Err... I love the gesture, but unless the state is willing to go all the way with it (and NONE are at this stage) it just lets the feds sharpen their figurative knives and practice countering these measures before the states DO get to the stage of doing this for real, IMO.

Like Occupy... In the end? It accomplished nothing but to professionalize and radically advance U.S. police capability and experience core to put down future protest which may have had a chance otherwise.


edit on 22-1-2014 by Wrabbit2000 because: Minor edit for consistency



posted on Jan, 22 2014 @ 08:00 PM
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reply to post by Wrabbit2000
 


The best answer i got for you: the NSA has dirt on whoever it wants to have dirt on. Its all in those hard drives. How much real resistance do you really think will be put up?

We are talking about people who can concoct a child porn ring into the middle of any state legislative body, and discredit the entire states legal standing.
edit on 1/22/2014 by bigfatfurrytexan because: (no reason given)



posted on Jan, 22 2014 @ 08:21 PM
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reply to post by bigfatfurrytexan
 


You have a real good point there. If it came down to TRUE threat against the NSA as an organization, I guess we would see some dirty tricks played that totally redefine the concept of dirty tricks.



posted on Jan, 22 2014 @ 08:53 PM
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If anyone is interested, I made a thread questioning who is behind the lobby group that is pushing for different states to enact this legislation. Found here.

Merely posing questions of course, and not implying anything. But if anyone has more info...



posted on Jan, 22 2014 @ 09:26 PM
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reply to post by freakjive
 


You can not sue the federal government.

You can sue the state, this new law only protects Tennessee from being sued.



posted on Jan, 23 2014 @ 12:53 AM
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Wrabbit2000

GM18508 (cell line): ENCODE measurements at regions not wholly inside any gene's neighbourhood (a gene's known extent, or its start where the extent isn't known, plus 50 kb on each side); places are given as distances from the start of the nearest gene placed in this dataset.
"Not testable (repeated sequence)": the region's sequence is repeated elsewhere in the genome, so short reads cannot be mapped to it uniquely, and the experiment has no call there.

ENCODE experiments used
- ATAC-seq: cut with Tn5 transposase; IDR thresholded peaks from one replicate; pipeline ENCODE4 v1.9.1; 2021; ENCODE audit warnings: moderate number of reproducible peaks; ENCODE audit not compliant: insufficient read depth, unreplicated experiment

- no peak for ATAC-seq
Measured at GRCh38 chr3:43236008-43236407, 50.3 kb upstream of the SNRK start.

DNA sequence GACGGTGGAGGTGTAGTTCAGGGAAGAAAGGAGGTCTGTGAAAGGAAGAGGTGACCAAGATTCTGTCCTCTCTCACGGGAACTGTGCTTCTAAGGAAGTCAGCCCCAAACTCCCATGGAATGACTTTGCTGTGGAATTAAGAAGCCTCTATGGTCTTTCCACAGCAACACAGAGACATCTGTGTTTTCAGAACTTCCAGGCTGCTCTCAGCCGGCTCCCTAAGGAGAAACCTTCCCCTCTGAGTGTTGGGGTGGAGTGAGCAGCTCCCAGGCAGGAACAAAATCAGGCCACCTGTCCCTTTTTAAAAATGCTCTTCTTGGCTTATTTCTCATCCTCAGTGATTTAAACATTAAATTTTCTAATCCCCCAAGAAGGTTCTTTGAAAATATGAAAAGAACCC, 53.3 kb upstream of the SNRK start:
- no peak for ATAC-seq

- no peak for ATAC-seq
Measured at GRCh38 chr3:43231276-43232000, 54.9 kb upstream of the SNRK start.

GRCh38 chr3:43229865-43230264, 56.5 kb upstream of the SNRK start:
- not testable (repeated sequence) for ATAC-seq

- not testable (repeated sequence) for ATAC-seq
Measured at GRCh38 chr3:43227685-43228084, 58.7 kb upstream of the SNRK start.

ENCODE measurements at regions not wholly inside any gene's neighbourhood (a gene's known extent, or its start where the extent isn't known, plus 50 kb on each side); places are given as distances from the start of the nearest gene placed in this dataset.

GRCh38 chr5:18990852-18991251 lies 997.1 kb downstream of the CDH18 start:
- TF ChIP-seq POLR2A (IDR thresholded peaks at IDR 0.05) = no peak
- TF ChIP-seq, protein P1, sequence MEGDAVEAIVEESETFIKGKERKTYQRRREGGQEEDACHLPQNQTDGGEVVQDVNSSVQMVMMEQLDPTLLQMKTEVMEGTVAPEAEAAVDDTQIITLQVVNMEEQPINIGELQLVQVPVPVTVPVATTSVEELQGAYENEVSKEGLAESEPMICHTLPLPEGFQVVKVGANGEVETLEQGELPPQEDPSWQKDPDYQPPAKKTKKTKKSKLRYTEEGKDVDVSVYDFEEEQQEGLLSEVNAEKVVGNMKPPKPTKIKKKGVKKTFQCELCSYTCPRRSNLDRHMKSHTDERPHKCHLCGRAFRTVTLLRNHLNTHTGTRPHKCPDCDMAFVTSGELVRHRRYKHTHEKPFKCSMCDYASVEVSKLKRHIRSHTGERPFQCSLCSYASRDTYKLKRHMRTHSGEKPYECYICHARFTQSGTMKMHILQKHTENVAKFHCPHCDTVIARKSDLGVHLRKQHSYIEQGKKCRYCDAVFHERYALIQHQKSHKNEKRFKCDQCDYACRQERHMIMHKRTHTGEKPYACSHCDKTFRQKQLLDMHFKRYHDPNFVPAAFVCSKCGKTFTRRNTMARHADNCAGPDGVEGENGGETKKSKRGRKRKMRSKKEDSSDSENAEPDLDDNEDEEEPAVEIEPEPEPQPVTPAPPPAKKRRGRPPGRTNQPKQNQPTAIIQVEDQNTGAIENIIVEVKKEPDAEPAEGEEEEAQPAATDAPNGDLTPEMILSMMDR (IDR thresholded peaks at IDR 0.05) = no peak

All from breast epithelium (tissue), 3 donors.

I have a stupid question here...but lets say the states are 100% successful and show some hardcore push back toward the abuses and free taking of state power unto the Feds, in contradiction of that pesky 10th amendment they want to forget exists...

What is to stop the NSA or Federal Government on other matters from saying 'Okay... You win.. we close'. The opening a map to what FEDERAL land is there ..say Oak Ridge? Just plant the new facility there. Or better yet, a Federal military base. Gotcha... Now the President can declare national security at risk by state action to impact the building within a legitimate part of the national security structure. Under THAT premise, they can do almost anything required to restore services and access to whatever is deemed critical to the security of the country.....and arrest or put down anyone required to accomplish it.

Err... I love the gesture, but unless the state is willing to go all the way with it (and NONE are at this stage) it just lets the feds sharpen their figurative knives and practice countering these measures before the states DO get to the stage of doing this for real, IMO.

Like Occupy... In the end? It accomplished nothing but to professionalize and radically advance U.S. police capability and experience core to put down future protest which may have had a chance otherwise.


edit on 22-1-2014 by Wrabbit2000 because: Minor edit for consistency


Aside from their blackmail ability which was already mentioned. One thing the NSA is doing with data currently is taking US data that's outside the US at the time, and processing it in ways that are illegal on American soil. Just like we do to prisoners with places like Gitmo and Abu Ghraib. If we actually had a concentrated effort and banned the NSA from operating on US soil they would just move their base to someplace in Egypt or Somalia or where ever and do what they want free from legal oversight. We've taken the stance that the government is only bound by US laws if it's on US soil. Of course, then we subject non Americans on foreign soil to US laws as well. Double standards are amazing.